It seems fitting that the Guinness folks would pick New York City's Empire State Building for their new World Records Exhibit Hall, because that oldtime skyscraper held the record as the world's tallest for 39 years. The exhibit promises to become a strong year-round tourist attraction, with more than 5,000 square feet of floor space devoted to showing off all the mosts and bests, the smallests and biggests and worsts.
This is an article from the Sept. 13, 1976 issue
As a sort of exhibit within an exhibit, the Guinness World of Sports and Games features a lively collection of old and new movie footage with five-minute programs being shown in four booths. It is almost worth the price of admission ($1.50) to listen to the clusters of teen-agers in front of the screens, as they cheer their heroes, disparage their less-than-favorites and challenge each other's knowledge of sports lore. The movie that rates highest in spectator hysteria depicts Joe Namath in action, engendering arguments about the present state of his arm; the film also includes highlights of Don Larsen's 1956 World Series perfect game and Lou Brock stealing bases in slow motion.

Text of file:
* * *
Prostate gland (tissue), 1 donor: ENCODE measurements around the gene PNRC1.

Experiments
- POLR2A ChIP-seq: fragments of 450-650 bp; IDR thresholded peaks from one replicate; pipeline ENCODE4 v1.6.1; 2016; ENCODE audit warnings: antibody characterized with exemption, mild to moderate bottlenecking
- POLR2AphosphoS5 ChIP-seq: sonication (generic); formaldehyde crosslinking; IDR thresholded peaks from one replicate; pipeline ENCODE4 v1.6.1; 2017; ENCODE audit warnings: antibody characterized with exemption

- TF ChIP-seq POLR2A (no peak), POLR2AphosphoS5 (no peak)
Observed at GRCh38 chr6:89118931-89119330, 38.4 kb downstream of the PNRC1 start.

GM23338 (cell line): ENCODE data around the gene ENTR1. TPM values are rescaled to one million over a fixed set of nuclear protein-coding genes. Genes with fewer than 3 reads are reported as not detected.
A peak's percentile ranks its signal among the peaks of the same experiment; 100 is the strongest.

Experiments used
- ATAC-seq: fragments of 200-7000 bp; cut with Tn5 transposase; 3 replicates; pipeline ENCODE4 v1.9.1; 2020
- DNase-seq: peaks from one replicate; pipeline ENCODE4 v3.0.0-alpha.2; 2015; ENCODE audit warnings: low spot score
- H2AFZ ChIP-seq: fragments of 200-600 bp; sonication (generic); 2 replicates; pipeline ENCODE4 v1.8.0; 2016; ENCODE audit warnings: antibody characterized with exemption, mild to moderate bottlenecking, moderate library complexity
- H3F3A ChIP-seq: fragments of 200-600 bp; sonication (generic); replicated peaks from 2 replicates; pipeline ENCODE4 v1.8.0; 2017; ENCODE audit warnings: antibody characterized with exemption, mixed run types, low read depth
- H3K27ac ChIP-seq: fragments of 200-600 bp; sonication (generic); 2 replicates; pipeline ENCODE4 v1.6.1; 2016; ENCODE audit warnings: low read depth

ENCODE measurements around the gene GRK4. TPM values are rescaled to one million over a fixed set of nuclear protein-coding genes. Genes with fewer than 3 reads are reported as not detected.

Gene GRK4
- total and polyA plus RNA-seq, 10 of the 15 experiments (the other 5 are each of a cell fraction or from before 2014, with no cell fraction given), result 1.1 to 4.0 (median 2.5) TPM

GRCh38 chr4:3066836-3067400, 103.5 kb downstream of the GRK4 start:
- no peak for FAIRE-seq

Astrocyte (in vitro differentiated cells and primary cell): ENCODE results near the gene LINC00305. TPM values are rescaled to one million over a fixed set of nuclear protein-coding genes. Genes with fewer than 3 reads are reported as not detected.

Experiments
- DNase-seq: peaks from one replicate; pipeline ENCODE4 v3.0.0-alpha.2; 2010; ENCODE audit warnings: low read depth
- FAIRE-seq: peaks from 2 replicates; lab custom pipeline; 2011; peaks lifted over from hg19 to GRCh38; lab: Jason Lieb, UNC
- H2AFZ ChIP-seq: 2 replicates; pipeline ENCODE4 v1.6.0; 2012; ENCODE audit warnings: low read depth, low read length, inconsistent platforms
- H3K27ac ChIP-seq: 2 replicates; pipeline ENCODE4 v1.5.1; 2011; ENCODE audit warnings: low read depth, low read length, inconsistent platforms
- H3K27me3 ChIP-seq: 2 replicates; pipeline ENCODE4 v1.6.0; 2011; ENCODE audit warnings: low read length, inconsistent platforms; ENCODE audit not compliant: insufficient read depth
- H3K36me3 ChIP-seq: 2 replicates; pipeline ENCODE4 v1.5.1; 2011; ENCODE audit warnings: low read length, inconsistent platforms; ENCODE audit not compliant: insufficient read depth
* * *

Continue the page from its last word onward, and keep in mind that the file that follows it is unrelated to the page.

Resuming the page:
Another movie portrays Roger Bannister's four-minute mile, Wilt Chamberlain at Overbrook High, some smooth moves by Pelé and a slow-motion high jump by world-record holder Dwight Stones. (As an added touch, the exhibitors have installed a high-jump bar over the booth so that spectators can judge the height for themselves. And, to show they're up to date on their world records, they've moved it up to 7-7¼" from 7-7".) On yet another screen Paul Anderson breaks a weight-lifting record, Billie Jean King serves, Mark Spitz wins the 100-meter butterfly at Munich, Jack Nicklaus misses a putt and Babe Didrikson Zaharias throws a javelin, high jumps, hurdles, boxes and plays golf.
There are dozens of other exhibits, including a replica of the world's biggest (22 pounds) and meanest chicken.
Although the Guinness people promised more audience participation than they deliver, there are plenty of buttons to push and magnifiers to look through (e.g., the world's smallest violin). On Saturdays cameras are permitted, so visitors can be photographed lying on a bed of nails or standing next to a model of the world's tallest man.
He's not for sale, but one may buy the world's largest crossword puzzle for $3.95, and, naturally, the Guinness book.